The first time I heard the term “executive functions” was when I went with Dan to meet his new psychiatrist. The doctor explained that people with obsessive-compulsive disorder typically experience deficits in their executive functioning.
What are executive functions? A search on the Internet yields plenty of information, though much of it is quite technical. One of the easier to understand explanations, which describes executive functions as the air traffic controller of the human brain, can be found here. Some skills associated with executive functions include planning, organizing, managing time, and remembering details. Those with executive dysfunction might find it difficult to focus, concentrate, make decisions, follow through on creative ideas, and shift attention to new information.
Dan struggled with all of the above. I’ve previously written about his trouble focusing and concentrating, which led to his misdiagnosis of ADHD. Decision making was also a big issue for him, as was time management. I always thought of these issues as by-products of his OCD, and that once his OCD was under control, all these other concerns would just melt away.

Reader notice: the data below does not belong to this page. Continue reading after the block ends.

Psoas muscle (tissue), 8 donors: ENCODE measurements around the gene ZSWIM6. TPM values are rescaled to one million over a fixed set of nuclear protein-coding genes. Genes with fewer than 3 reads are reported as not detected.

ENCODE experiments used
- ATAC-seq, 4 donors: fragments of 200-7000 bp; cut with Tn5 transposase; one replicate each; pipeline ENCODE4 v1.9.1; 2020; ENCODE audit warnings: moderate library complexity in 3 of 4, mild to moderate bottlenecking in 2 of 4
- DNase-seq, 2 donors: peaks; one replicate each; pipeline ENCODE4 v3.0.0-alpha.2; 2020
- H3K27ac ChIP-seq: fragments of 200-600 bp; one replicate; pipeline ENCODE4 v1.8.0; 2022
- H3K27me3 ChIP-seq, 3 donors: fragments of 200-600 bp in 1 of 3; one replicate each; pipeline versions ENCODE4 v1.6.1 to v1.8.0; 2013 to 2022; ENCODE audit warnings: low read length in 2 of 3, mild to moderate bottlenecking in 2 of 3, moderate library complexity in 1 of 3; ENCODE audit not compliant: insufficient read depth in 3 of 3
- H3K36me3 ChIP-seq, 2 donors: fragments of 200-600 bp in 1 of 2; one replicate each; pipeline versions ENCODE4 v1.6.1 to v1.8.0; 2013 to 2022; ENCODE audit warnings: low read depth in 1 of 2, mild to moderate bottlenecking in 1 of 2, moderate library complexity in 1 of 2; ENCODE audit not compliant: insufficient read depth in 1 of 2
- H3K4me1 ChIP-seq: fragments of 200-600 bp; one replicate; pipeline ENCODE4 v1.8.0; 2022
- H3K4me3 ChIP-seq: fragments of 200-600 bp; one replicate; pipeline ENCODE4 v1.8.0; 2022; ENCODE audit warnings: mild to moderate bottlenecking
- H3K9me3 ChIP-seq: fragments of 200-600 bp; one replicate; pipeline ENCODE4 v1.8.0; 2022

There’s no question that once Dan’s OCD was quelled, there were noticeable improvements in all areas of his executive functioning. So many of these issues had been interwoven with his OCD. Still, given Dan’s major recovery from severe OCD, the gains he made in areas of executive functioning didn’t quite correlate. They lagged behind. I concluded that this is just who he is and how his brain works.
I have since come across various studies such as these that confirm my belief. In one study, the executive functions of those with symptomatic OCD were compared to those who were in remission. In a second study, the executive functions of those who were symptomatic in the first study were reassessed after they reached remitted status. Results from both studies indicate that the “identified executive function deficits in individuals were stable over time and remained unchanged despite symptom remittance.” So even if someone’s OCD improves, their executive function deficits (if any) remain.
To me, these results serve as a good reminder that we are never dealing with “just OCD.” Really, when evaluating any illness, mental or physical, it is so important to consider the whole person: who they are, what makes them tick. I realize now the improvements I saw in Dan’s “executive functions” were most likely deficits directly caused by his OCD. Thankfully, he has learned to compensate for any shortcomings he might have pertaining to his executive functions, just as most of us do. We all have strengths and weaknesses; our brains are not all “wired” the same. And thank goodness for that!